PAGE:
On the picturesque Swedish island of Orust, Martin is spending the day with his son when he receives a phone call and turns his back for only a minute. In those few moments, his young son has gone missing and his little red bucket is bobbing in the waves. Winter Water is an atmospheric suspense novel about the nature of grief.
An atmospheric and compelling Swedish suspense of a parent’s greatest fear realized, written by a master storyteller.
Martin, who has always been drawn to the ocean, moves his wife Alexandra and their two young children move to his family’s idyllic summer cottage in the picturesque island village of Orust, on the west coast of Sweden. Martin begins to cultivate a mussel farm, where he soon runs into trouble with the locals.
One January weekend, when Martin is distracted by a ringing phone, he discovers that in those few moments, his young son has gone missing and his little red bucket is bobbing in the waves. Though his body is never found, it’s ruled an accidental drowning. Martin’s grief is all-consuming as he falls into a deep depression, withdrawing from his family and community.
When former police photographer Maya Linde arrives to Orust, she learns of the little boy’s disappearance and decides to do some investigating of her own. Martin and Maya grow closer as they learn the hidden truths of this town and the locals who have always mythologized the ocean.
Together they make a macabre discovery: other children have tragically died in the these waves, all on the same day in January, all in the exact same spot, though decades apart. Can it really be a coincidence, or is the ocean luring the children into its depths? As Maya and Martin grapple with a threat far greater than they ever imagined, they soon realize that the truth is actually much stranger than fiction…
Set against a backdrop of the whispering ocean, Winter Water is an atmospheric and gripping suspense novel of the nature of grief and the many acts is can make us capable of.
Winter Water is one of only a few Nordic noir novels that I have read. I am finding that the genre is very atmospheric, and I love that it often has wintery vibes.
Winter Water is branded across the cover as a thriller, which I do not think is accurate. While there is a mystery at the heart of the book, it lacked the pace, tension, and suspense of a thriller. Instead, Winter Water is a slow-burn that focuses on two individuals and is largely about grief, self-blame, and obsession.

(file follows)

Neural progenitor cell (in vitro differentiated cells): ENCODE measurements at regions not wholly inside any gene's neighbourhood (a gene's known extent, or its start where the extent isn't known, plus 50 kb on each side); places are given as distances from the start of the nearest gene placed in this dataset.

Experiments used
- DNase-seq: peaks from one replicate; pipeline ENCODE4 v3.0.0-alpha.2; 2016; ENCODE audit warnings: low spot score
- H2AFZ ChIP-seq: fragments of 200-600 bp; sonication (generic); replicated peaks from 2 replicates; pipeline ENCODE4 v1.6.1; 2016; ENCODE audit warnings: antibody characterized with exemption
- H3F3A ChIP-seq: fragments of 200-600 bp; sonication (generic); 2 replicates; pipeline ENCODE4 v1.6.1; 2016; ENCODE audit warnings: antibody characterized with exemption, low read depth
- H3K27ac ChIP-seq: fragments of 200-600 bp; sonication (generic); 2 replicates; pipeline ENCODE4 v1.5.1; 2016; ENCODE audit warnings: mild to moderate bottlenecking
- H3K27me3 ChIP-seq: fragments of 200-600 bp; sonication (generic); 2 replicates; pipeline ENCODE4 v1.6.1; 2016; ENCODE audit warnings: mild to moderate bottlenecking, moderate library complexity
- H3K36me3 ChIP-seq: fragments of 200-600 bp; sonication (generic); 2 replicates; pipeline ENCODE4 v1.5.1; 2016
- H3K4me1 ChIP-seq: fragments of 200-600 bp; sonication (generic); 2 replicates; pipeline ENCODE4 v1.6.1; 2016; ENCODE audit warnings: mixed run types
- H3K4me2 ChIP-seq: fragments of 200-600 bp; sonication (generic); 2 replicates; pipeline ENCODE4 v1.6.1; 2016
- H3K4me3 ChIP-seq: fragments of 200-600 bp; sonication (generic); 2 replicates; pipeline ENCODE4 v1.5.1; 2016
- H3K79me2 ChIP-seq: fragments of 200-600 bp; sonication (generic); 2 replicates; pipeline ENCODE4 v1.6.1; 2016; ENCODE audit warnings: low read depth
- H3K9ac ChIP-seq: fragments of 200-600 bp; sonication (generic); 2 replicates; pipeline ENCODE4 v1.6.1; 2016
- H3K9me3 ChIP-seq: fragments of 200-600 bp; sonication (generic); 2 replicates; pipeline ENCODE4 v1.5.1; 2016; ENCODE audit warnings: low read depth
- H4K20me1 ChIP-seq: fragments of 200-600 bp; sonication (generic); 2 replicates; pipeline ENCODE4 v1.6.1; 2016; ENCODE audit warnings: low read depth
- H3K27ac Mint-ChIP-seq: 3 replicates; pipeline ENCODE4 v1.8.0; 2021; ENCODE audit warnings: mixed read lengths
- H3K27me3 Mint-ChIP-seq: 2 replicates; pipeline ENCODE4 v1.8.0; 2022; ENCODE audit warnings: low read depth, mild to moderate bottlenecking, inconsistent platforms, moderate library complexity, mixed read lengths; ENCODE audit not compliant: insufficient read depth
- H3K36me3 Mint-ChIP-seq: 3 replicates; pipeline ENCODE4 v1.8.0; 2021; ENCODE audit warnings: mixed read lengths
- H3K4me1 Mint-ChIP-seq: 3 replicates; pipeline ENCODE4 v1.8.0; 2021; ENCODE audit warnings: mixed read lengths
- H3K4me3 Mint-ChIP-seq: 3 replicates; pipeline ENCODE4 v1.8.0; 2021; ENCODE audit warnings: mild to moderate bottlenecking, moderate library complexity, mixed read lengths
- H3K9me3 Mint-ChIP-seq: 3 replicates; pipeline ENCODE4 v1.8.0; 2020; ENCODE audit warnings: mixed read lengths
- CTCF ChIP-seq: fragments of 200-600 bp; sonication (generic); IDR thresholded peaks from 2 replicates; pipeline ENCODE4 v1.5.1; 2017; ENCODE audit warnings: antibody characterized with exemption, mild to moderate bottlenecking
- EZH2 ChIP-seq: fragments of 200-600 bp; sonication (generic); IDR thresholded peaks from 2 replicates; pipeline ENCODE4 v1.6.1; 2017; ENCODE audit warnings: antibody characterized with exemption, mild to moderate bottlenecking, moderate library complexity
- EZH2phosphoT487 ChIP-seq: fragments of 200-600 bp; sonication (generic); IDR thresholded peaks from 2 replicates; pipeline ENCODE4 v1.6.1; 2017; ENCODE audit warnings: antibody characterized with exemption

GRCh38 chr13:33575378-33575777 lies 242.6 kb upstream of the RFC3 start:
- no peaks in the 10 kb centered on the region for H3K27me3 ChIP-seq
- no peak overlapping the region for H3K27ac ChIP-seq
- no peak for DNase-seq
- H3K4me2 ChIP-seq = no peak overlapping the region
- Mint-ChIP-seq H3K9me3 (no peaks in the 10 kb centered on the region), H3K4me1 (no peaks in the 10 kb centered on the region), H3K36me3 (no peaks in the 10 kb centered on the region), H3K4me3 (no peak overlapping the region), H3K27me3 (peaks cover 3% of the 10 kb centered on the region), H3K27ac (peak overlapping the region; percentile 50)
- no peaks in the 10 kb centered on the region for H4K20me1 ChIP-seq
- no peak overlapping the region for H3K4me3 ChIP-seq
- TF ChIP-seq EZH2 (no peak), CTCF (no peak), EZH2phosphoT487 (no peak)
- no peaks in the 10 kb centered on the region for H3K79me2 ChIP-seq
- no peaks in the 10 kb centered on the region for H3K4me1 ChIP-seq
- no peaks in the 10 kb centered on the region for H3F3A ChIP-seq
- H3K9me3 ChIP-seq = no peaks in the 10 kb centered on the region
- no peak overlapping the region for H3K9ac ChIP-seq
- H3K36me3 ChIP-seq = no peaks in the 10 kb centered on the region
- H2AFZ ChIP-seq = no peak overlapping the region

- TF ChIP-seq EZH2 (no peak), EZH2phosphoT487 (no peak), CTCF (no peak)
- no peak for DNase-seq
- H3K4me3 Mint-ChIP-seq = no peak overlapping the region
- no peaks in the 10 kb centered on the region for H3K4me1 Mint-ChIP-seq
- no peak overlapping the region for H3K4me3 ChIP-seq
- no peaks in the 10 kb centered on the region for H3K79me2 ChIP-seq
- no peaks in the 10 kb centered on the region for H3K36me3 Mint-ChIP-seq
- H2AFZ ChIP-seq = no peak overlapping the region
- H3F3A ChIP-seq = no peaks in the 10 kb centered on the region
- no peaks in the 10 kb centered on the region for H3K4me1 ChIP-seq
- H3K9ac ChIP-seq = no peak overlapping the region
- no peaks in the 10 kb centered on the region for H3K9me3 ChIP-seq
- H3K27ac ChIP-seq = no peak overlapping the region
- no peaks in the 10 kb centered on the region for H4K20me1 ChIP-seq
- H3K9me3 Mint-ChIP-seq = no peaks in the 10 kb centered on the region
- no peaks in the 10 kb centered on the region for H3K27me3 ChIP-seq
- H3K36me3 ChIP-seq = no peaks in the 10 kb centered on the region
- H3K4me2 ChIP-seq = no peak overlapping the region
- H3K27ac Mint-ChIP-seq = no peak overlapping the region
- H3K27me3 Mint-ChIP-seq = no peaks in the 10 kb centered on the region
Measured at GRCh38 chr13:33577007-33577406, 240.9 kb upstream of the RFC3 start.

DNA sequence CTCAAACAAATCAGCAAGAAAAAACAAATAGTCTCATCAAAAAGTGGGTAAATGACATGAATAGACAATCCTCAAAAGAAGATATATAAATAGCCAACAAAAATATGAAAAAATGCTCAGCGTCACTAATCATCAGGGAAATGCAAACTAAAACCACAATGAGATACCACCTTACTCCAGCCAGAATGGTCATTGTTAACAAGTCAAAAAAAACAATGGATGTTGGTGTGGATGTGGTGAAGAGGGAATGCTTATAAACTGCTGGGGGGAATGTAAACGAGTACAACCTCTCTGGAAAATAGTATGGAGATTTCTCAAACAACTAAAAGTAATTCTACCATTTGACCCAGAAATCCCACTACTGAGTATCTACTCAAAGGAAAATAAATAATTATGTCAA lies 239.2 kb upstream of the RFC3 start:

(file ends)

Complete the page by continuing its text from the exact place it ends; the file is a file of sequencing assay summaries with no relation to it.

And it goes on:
I have said it before and I will say it again – inaccurate marketing does a disservice to a book and an author. It sets up a book to disappoint readers.
I love a good mystery novel and found Winter Water to be a quick read. However, I felt like something was missing from the story. The plot wandered a bit, especially away from the mystery. In fact, the mystery seemed solved for a solid portion of the book before the characters really started to question if it was. Instead, Jansson highlighted and focused on the grief process of a man struggling with the death of his son and his guilt.
The other main character of the book was tangentially related to the family and became strangely involved. Perhaps it is a cultural difference, but when I really thought about it, her involvement was odd. She was a strange addition and subplot to the book that did not seem to serve much of a purpose.
Jansson’s writing/the translation was quick and easy to read. I was easily propelled through Winter Water and remained interested despite the meandering plot.
Overall, I thought Winter Water was somewhere between okay and enjoyable. It ventured away from a mystery but still held my attention. I do not think diehard thriller readers or those that want a strong mystery may enjoy this one, but it is otherwise worth reading.
RECOMMENDED FOR SOME
December 7, 2021
Note: I received a gifted copy of this book from the publisher, Grand Central Publishing. Regardless, I always provide a fair and honest review.